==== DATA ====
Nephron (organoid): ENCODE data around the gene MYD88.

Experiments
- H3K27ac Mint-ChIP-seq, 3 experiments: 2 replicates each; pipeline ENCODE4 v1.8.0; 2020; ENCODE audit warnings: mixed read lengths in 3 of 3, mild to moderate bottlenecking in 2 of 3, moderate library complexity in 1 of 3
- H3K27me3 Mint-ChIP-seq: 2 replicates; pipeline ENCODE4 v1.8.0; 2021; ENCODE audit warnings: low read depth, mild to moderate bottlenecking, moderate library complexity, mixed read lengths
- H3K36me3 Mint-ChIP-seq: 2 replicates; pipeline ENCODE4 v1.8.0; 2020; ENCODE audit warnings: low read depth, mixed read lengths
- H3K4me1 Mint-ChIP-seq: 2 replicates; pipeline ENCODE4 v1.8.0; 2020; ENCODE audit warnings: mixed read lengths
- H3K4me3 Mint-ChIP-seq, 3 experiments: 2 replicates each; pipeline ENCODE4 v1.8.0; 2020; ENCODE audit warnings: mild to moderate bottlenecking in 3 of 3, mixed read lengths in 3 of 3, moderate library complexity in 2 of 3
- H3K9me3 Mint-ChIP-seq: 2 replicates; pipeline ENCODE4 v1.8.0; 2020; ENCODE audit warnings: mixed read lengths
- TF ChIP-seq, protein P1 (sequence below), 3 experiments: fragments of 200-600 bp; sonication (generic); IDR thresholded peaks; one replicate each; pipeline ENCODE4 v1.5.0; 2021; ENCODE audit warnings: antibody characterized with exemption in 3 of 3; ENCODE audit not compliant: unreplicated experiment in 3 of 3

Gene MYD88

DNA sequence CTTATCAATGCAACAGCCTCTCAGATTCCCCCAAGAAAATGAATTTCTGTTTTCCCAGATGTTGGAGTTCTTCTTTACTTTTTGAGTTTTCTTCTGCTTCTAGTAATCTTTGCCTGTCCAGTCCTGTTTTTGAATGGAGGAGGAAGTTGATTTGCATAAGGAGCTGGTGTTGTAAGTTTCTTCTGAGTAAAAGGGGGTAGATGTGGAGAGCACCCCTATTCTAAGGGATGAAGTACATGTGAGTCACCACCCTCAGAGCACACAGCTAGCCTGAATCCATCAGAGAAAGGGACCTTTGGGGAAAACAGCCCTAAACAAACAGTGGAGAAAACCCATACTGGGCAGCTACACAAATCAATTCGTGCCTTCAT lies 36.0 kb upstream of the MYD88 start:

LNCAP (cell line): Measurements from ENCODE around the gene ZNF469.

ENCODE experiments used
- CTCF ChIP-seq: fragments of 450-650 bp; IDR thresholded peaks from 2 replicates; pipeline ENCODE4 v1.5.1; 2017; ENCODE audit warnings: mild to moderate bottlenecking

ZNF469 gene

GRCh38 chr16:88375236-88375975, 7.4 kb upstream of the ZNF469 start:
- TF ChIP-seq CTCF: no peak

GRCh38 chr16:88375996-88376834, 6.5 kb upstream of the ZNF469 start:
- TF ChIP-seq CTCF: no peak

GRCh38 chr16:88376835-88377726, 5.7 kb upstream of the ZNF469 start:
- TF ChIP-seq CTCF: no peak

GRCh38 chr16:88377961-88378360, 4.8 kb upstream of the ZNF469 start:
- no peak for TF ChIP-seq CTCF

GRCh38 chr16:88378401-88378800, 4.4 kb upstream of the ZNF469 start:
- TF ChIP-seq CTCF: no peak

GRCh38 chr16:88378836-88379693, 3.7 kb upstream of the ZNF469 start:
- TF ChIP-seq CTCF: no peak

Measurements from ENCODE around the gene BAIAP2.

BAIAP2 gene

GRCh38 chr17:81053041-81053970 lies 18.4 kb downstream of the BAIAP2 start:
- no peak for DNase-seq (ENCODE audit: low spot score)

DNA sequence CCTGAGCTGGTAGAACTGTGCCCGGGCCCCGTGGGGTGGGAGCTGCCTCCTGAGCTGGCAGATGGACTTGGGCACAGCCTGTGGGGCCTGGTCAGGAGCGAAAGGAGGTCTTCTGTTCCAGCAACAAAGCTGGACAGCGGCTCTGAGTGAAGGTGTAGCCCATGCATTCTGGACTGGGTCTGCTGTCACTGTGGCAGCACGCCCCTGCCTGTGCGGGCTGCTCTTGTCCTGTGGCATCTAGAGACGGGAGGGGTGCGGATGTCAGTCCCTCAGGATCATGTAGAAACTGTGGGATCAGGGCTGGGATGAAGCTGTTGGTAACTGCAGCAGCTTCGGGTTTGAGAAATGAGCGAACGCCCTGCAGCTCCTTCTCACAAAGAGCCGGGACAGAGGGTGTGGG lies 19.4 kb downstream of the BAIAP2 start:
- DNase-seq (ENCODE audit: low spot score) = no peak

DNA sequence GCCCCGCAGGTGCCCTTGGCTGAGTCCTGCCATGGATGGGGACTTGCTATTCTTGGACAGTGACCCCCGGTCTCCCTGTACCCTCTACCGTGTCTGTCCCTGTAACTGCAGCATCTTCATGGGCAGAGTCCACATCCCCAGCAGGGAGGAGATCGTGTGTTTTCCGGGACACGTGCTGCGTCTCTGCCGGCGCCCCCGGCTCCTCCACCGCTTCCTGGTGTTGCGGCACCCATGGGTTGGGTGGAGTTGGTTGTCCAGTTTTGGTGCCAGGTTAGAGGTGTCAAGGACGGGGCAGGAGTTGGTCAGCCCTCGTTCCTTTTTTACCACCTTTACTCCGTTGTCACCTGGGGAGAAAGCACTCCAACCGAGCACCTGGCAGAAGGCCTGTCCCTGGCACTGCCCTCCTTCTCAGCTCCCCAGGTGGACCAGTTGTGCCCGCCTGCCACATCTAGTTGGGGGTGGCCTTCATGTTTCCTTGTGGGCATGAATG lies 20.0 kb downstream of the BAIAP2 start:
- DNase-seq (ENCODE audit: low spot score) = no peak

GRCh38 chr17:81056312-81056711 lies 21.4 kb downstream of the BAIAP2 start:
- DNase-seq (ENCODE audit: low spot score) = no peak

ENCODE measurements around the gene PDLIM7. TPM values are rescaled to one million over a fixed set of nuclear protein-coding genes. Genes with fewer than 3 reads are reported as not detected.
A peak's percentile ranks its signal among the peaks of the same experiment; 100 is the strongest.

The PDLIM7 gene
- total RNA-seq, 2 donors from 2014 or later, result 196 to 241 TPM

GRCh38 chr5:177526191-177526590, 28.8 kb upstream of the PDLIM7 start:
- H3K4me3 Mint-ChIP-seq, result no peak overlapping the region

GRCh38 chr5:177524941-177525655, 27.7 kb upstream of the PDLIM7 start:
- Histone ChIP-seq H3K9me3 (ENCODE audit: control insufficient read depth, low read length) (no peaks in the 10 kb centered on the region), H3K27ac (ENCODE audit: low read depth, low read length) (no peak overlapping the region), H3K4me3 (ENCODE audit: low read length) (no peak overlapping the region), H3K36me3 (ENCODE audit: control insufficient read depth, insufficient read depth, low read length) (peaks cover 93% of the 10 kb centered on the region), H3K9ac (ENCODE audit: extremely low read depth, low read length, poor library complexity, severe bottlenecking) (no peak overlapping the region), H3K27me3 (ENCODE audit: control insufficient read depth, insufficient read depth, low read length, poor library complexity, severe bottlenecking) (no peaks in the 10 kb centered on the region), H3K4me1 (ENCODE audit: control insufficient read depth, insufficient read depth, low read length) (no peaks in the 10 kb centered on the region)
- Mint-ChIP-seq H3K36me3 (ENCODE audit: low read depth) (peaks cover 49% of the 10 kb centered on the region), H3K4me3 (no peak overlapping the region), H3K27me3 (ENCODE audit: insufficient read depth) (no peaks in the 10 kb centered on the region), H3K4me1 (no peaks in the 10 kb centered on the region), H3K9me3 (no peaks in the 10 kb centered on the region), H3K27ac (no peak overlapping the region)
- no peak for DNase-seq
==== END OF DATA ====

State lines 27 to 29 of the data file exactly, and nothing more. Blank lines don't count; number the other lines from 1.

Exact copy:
- TF ChIP-seq CTCF: no peak

Measurements from ENCODE around the gene BAIAP2.

BAIAP2 gene